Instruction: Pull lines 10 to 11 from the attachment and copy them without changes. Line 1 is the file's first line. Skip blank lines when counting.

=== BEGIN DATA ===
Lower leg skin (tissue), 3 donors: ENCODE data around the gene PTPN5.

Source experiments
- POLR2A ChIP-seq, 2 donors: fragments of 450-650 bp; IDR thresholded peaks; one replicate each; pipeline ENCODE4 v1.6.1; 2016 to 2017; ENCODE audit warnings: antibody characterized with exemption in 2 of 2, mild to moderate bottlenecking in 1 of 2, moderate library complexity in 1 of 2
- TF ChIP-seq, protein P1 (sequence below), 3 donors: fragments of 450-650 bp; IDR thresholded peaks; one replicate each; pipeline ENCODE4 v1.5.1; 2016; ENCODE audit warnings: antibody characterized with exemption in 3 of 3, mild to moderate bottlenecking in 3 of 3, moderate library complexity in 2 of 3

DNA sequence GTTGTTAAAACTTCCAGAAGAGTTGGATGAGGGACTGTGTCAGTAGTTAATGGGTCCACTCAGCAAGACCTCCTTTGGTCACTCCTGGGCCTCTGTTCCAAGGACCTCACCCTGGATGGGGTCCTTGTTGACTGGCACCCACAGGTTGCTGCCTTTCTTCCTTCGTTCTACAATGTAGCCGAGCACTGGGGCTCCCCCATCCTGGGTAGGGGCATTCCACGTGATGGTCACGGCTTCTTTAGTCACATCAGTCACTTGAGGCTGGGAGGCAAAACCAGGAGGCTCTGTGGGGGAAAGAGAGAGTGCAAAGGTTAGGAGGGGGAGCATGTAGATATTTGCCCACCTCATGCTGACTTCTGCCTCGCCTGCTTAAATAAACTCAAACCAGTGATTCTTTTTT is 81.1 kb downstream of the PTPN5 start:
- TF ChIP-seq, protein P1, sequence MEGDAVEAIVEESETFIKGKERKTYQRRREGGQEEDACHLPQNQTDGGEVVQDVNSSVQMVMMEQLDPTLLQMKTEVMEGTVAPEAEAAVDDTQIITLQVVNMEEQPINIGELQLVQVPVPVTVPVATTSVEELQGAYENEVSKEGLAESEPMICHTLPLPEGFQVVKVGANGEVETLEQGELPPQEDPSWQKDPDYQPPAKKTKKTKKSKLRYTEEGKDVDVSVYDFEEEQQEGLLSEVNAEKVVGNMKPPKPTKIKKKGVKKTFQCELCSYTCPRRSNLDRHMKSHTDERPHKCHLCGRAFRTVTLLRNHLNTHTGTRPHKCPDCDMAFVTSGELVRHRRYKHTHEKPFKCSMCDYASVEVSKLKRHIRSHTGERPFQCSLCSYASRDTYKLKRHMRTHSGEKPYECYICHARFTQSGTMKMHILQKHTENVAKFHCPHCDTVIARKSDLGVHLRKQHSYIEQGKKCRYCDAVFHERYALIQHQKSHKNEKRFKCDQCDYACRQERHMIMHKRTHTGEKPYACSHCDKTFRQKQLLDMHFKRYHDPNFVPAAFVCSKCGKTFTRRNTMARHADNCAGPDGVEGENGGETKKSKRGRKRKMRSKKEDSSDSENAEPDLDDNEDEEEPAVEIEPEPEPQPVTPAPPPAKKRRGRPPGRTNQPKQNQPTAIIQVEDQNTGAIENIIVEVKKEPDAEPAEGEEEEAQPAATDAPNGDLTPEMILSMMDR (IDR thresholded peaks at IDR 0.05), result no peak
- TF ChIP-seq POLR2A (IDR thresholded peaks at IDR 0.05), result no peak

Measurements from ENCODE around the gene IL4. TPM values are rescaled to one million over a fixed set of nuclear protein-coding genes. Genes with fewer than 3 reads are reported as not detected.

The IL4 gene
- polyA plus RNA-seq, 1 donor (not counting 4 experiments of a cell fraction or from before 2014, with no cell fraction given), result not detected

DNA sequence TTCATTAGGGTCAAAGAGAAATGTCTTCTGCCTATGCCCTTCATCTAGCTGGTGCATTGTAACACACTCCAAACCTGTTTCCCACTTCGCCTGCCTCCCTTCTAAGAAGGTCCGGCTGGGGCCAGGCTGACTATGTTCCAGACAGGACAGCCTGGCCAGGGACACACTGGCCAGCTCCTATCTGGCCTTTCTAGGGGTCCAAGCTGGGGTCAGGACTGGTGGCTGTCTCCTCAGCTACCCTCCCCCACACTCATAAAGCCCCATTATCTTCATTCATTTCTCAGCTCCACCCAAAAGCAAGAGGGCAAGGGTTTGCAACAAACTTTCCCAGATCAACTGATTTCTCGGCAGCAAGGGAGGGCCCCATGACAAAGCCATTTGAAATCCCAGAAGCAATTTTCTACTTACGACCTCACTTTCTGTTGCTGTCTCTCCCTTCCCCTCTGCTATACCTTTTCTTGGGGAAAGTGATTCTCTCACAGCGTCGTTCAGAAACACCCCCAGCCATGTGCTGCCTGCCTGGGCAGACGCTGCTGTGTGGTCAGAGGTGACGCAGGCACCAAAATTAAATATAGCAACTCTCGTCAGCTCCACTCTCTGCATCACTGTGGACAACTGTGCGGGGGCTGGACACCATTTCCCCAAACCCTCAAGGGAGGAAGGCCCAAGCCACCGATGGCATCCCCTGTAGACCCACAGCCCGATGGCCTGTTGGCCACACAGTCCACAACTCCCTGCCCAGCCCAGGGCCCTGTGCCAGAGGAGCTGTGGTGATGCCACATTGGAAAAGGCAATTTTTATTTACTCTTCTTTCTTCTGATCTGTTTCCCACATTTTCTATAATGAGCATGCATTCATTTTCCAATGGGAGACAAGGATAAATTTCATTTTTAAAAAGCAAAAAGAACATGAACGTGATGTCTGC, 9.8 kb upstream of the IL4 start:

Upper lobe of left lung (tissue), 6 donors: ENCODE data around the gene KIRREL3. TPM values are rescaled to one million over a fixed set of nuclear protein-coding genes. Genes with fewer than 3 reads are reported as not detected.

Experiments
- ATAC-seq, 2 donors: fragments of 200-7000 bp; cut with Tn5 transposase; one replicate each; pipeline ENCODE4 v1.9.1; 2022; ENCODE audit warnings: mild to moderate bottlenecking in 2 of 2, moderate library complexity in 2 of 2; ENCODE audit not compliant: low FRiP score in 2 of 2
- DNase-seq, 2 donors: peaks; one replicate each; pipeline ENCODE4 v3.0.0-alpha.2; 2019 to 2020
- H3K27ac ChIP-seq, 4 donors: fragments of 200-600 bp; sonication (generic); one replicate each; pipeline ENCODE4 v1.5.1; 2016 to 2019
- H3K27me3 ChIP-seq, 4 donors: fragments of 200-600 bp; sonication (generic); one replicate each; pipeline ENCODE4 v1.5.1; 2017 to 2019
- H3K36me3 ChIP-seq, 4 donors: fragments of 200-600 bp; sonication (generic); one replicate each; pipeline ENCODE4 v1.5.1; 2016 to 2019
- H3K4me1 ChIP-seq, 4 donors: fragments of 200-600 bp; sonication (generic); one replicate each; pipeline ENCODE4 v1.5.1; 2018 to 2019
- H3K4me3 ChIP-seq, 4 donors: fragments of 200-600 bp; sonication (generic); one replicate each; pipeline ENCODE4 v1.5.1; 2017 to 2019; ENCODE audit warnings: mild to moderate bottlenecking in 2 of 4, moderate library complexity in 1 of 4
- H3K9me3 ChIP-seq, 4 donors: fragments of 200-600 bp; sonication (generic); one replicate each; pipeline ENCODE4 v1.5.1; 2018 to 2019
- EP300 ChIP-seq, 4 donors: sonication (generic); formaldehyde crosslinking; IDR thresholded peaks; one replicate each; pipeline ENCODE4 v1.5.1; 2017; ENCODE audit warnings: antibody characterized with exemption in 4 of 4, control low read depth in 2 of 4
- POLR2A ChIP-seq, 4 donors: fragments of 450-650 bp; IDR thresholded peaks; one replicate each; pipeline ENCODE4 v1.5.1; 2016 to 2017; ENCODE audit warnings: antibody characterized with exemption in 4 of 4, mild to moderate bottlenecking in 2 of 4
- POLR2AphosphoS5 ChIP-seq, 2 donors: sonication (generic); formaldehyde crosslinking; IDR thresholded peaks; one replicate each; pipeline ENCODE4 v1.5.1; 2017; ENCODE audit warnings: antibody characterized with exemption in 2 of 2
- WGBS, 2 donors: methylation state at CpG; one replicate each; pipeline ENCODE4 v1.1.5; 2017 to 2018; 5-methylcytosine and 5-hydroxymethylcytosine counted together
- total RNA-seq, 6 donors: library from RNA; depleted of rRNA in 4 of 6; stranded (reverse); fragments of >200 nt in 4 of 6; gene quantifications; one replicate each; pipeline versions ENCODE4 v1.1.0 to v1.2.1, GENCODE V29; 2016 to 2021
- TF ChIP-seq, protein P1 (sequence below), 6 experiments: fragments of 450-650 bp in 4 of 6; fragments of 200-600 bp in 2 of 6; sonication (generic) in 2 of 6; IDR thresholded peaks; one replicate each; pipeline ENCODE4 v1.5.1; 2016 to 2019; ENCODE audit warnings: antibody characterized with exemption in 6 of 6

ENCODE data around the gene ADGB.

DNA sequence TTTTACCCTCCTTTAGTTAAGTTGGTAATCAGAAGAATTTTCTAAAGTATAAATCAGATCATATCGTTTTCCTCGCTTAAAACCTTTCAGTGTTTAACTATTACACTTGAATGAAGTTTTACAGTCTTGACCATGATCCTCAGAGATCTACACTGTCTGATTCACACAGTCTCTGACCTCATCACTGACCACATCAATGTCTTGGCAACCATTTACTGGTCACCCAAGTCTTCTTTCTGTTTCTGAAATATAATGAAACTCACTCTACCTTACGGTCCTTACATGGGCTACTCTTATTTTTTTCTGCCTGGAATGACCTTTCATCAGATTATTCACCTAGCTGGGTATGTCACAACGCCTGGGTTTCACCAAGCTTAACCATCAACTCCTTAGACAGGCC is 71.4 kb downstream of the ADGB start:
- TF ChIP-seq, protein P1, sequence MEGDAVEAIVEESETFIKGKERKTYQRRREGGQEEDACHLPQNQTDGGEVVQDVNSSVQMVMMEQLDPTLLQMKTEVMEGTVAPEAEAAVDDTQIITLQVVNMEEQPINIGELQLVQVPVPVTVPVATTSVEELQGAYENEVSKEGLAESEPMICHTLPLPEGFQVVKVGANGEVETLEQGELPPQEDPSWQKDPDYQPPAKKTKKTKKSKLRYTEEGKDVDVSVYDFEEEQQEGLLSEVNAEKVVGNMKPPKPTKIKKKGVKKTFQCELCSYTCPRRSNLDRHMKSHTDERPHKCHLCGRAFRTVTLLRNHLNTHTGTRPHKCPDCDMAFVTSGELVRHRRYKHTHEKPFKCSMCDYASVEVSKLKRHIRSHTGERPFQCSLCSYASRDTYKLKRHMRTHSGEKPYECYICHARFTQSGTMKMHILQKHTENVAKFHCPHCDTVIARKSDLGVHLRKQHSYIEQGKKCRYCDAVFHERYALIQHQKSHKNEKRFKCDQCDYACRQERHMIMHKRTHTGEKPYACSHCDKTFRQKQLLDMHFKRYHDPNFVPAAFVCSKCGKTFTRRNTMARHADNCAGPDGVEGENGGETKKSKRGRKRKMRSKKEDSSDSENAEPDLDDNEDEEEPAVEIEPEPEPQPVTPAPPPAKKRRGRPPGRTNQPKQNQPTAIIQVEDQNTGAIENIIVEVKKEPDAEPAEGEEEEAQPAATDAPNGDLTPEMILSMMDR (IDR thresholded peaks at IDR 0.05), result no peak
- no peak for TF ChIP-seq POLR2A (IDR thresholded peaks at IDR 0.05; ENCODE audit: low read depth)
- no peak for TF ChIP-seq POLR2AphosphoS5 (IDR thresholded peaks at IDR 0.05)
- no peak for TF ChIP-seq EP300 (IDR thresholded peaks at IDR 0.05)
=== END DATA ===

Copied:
- polyA plus RNA-seq, 1 donor (not counting 4 experiments of a cell fraction or from before 2014, with no cell fraction given), result not detected

DNA sequence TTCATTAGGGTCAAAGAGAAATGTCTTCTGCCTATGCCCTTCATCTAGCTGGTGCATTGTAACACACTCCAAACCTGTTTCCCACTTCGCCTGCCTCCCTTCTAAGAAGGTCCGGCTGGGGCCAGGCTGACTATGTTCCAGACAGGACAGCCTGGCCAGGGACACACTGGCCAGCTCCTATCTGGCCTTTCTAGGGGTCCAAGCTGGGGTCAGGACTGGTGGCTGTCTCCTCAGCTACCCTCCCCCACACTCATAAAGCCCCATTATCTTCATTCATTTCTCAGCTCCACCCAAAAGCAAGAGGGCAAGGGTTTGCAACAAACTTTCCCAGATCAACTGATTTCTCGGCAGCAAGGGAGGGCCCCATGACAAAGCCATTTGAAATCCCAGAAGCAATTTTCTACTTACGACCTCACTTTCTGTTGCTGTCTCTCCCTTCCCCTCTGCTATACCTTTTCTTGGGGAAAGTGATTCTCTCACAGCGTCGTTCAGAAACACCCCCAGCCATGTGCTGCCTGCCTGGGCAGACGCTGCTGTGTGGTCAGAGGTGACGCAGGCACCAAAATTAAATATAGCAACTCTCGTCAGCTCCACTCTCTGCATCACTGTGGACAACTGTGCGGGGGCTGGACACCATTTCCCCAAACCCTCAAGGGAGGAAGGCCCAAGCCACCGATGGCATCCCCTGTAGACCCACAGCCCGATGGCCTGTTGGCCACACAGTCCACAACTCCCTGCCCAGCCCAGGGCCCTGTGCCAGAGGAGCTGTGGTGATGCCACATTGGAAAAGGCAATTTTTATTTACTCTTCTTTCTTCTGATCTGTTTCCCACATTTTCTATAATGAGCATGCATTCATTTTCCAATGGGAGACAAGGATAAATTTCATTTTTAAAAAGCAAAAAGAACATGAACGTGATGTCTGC, 9.8 kb upstream of the IL4 start: